Rays or Particles?
reason Cockcroft and Walton were hoping to see gamma
rays was due to an experiment performed by the Curie-Joliots
in Paris. They had bombarded beryllium with alpha-particles,
and found that very penetrating gamma rays were emitted.
Cockcroft and Walton thought that similar rays should
be observed when they bombarded light elements with
the Curie-Joliots were mistaken in identifying the 'radiation'.
In January 1932 James Chadwick repeated their experiments
and found that the reaction produced neutral particles,
neutrons, that Rutherford had predicted in 1920. A few
months after Chadwick's discovery Rutherford came to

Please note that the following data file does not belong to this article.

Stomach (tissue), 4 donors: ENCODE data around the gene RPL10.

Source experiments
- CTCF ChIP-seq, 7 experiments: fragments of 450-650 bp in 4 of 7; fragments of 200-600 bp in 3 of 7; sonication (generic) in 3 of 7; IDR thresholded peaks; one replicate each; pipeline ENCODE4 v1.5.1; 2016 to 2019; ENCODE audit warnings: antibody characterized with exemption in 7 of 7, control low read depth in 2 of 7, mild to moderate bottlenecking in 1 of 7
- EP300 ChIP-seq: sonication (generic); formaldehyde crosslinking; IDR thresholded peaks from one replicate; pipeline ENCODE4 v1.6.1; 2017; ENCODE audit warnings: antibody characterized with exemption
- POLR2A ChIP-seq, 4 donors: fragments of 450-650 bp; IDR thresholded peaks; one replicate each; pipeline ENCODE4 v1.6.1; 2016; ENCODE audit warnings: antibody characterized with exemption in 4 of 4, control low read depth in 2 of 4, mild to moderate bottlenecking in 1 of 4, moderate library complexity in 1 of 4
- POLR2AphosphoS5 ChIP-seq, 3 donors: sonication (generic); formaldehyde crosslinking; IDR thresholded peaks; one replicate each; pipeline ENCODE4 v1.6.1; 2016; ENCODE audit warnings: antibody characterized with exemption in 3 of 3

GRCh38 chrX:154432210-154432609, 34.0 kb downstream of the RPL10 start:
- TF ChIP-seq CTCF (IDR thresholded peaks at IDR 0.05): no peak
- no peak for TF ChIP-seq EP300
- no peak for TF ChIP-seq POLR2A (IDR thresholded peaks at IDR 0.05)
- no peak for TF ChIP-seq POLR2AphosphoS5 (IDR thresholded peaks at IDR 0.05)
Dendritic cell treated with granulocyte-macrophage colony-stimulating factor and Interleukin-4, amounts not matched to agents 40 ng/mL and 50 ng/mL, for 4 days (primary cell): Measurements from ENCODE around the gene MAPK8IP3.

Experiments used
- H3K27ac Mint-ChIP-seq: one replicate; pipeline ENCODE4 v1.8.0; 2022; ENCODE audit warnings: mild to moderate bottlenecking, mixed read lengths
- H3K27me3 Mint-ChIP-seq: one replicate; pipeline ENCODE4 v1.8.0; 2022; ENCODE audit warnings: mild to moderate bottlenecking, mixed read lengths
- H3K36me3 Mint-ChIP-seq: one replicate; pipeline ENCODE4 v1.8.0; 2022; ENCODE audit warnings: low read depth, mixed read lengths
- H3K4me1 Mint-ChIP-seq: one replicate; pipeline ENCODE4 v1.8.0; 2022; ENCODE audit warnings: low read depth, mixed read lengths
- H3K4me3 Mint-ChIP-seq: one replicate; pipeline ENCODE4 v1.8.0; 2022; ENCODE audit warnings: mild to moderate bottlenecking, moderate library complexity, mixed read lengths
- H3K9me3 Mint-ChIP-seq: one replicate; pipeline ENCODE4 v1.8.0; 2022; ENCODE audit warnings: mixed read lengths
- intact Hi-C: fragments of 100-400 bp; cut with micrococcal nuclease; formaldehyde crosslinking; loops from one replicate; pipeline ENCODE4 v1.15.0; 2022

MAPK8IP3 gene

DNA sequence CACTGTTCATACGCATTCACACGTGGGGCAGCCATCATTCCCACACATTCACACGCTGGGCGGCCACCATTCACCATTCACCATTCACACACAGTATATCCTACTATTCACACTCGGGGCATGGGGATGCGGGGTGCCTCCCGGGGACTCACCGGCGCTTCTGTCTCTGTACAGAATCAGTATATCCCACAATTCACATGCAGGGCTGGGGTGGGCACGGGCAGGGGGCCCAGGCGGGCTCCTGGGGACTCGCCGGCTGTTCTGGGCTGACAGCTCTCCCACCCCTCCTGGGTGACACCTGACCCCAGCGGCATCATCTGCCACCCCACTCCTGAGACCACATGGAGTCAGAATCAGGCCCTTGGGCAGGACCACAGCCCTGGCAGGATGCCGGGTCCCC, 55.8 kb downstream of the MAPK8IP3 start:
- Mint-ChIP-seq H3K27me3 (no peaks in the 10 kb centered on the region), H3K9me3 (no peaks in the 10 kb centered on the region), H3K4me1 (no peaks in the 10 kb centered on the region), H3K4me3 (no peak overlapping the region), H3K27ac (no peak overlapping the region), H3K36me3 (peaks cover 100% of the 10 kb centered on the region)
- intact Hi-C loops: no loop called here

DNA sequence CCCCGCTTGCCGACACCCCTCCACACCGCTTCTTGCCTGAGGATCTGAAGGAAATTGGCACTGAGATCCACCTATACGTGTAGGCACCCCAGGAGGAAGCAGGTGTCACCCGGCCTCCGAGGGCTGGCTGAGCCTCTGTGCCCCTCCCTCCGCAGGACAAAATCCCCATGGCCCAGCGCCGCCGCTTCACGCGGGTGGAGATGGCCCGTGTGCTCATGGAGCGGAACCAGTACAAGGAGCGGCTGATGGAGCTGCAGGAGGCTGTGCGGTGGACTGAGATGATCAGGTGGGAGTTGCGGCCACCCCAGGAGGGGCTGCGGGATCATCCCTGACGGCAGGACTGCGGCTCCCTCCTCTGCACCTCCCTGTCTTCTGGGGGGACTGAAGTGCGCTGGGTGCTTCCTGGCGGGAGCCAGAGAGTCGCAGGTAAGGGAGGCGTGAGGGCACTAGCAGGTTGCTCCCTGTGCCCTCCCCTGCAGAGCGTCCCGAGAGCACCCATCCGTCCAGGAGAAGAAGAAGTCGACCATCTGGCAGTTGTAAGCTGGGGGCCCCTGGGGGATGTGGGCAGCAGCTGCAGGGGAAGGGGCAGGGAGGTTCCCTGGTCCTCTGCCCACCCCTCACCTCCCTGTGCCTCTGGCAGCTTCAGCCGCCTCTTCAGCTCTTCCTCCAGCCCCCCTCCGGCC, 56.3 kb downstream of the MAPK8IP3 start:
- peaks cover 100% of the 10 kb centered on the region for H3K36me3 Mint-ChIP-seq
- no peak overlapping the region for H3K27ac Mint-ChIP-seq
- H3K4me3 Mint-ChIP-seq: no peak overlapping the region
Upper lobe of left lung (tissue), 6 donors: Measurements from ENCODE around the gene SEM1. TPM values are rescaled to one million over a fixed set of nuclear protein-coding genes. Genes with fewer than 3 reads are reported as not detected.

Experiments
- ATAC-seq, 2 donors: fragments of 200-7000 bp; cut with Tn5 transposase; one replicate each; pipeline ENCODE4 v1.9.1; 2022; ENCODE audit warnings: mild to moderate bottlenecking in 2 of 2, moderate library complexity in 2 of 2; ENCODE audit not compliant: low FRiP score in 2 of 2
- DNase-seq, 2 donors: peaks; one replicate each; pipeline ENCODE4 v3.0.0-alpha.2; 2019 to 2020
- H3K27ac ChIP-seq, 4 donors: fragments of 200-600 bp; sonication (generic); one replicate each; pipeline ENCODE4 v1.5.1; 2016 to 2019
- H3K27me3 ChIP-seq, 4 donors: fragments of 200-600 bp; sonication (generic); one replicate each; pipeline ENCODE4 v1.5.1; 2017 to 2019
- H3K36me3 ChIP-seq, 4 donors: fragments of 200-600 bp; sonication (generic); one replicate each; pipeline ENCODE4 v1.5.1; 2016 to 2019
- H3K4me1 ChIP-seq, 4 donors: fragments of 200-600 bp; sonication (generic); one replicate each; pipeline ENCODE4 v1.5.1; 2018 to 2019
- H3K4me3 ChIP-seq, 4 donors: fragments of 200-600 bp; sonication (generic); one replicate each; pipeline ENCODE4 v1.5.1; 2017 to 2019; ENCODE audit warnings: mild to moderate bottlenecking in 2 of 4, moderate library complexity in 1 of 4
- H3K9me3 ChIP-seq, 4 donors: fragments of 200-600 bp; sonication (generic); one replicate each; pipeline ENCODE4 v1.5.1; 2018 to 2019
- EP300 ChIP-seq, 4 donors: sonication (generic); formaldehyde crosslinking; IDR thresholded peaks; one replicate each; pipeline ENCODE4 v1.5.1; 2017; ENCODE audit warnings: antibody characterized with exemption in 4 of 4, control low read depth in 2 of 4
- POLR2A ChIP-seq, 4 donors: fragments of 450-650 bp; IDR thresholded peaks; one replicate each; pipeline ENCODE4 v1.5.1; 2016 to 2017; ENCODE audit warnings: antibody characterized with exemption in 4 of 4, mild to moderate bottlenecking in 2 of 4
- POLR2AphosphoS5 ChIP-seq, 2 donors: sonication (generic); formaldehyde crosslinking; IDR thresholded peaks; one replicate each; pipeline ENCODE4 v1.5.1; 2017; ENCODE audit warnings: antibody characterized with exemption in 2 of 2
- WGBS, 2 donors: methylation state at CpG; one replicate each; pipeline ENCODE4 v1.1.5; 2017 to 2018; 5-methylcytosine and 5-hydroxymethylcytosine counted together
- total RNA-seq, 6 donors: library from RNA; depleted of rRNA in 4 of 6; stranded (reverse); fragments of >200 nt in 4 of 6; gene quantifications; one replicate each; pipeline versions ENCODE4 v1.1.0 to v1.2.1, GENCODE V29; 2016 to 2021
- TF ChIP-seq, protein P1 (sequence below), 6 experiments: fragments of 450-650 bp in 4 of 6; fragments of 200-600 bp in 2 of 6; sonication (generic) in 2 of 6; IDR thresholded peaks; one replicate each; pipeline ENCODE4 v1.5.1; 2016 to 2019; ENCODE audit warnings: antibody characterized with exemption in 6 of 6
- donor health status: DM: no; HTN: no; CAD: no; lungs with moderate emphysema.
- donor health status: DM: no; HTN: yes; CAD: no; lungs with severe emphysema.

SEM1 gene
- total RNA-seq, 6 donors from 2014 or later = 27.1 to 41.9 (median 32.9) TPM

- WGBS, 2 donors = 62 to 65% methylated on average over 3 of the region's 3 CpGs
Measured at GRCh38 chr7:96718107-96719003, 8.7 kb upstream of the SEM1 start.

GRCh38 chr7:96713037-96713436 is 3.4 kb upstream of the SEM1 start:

Cockcroft and Walton and told them they 'ought to put
in a fluorescent screen and get on with the job'. Rutherford
was clearly hoping to see alpha-particles, and a fluorescent
screen would be the best way to detect them.
14 April 1932 Walton set up the tube and bombarded lithium
with high energy protons. He then crawled into the little
observation cabin set up under the apparatus and immediately
saw scintillations of the fluorescent screen. The reaction
was giving off alpha-particles.